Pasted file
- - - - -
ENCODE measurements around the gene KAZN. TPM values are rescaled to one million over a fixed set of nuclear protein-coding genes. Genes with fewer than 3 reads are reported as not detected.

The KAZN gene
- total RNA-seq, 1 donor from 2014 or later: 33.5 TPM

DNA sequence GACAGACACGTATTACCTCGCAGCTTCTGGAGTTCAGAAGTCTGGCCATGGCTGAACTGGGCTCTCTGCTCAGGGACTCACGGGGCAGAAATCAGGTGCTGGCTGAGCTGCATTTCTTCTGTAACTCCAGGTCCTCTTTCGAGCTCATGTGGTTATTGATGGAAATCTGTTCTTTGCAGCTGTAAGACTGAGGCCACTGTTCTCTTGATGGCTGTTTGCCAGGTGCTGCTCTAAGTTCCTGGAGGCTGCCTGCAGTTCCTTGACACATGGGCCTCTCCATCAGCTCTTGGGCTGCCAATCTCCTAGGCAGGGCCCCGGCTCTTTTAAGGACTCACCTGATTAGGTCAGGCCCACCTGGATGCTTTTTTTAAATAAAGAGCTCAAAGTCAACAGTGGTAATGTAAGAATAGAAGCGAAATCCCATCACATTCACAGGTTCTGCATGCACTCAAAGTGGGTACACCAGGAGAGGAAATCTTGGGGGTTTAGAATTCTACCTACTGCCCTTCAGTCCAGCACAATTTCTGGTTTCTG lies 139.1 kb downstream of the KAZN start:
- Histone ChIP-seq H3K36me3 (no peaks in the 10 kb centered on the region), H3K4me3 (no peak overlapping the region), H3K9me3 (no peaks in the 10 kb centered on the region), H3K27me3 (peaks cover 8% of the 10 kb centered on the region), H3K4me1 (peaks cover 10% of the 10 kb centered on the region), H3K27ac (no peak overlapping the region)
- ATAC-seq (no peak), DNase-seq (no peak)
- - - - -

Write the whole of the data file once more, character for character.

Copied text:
ENCODE measurements around the gene KAZN. TPM values are rescaled to one million over a fixed set of nuclear protein-coding genes. Genes with fewer than 3 reads are reported as not detected.

The KAZN gene
- total RNA-seq, 1 donor from 2014 or later: 33.5 TPM

DNA sequence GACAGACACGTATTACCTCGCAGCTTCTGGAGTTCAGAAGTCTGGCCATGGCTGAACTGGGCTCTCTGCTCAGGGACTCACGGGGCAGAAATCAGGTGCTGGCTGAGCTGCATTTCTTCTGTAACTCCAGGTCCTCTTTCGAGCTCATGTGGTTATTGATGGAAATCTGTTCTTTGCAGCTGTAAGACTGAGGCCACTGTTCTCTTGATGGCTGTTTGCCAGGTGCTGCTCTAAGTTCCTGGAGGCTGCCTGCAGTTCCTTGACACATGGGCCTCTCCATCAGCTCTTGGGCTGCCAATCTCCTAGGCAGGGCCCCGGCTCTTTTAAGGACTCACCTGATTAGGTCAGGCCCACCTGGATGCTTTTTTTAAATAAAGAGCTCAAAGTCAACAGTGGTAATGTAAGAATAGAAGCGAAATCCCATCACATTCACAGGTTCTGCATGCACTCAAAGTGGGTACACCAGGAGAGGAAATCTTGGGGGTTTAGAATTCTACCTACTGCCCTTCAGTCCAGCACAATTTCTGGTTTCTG lies 139.1 kb downstream of the KAZN start:
- Histone ChIP-seq H3K36me3 (no peaks in the 10 kb centered on the region), H3K4me3 (no peak overlapping the region), H3K9me3 (no peaks in the 10 kb centered on the region), H3K27me3 (peaks cover 8% of the 10 kb centered on the region), H3K4me1 (peaks cover 10% of the 10 kb centered on the region), H3K27ac (no peak overlapping the region)
- ATAC-seq (no peak), DNase-seq (no peak)